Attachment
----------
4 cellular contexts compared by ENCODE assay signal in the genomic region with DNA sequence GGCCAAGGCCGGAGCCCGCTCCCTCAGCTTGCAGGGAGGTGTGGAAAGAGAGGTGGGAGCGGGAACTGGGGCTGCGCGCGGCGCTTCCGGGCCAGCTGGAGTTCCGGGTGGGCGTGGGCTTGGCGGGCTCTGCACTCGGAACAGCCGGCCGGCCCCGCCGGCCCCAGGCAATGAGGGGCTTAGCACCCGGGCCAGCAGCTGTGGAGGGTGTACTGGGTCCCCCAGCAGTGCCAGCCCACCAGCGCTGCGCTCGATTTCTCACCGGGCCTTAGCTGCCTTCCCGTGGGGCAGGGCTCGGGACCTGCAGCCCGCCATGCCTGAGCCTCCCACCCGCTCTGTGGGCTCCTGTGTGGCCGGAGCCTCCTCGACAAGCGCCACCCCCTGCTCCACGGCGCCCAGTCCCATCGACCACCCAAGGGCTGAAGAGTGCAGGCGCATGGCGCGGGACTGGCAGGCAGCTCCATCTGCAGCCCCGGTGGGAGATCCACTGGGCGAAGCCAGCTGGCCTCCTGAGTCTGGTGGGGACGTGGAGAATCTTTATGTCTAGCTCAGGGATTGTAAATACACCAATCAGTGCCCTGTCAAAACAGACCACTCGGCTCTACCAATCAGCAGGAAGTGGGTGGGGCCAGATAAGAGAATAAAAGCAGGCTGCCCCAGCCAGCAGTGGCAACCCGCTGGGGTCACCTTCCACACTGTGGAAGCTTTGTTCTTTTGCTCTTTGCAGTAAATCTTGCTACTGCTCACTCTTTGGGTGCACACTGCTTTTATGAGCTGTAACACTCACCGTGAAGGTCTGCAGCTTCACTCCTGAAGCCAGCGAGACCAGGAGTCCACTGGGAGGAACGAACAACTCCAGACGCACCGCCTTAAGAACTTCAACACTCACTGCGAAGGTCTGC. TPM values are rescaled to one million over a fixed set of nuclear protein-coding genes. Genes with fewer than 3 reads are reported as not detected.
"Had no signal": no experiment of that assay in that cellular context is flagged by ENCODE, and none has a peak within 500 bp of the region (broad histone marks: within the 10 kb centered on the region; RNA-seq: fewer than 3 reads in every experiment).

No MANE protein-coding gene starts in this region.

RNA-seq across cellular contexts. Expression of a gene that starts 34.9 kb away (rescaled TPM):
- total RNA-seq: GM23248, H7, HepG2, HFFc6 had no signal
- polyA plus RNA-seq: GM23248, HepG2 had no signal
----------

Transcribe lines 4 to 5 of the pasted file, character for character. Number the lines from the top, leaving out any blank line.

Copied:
RNA-seq across cellular contexts. Expression of a gene that starts 34.9 kb away (rescaled TPM):
- total RNA-seq: GM23248, H7, HepG2, HFFc6 had no signal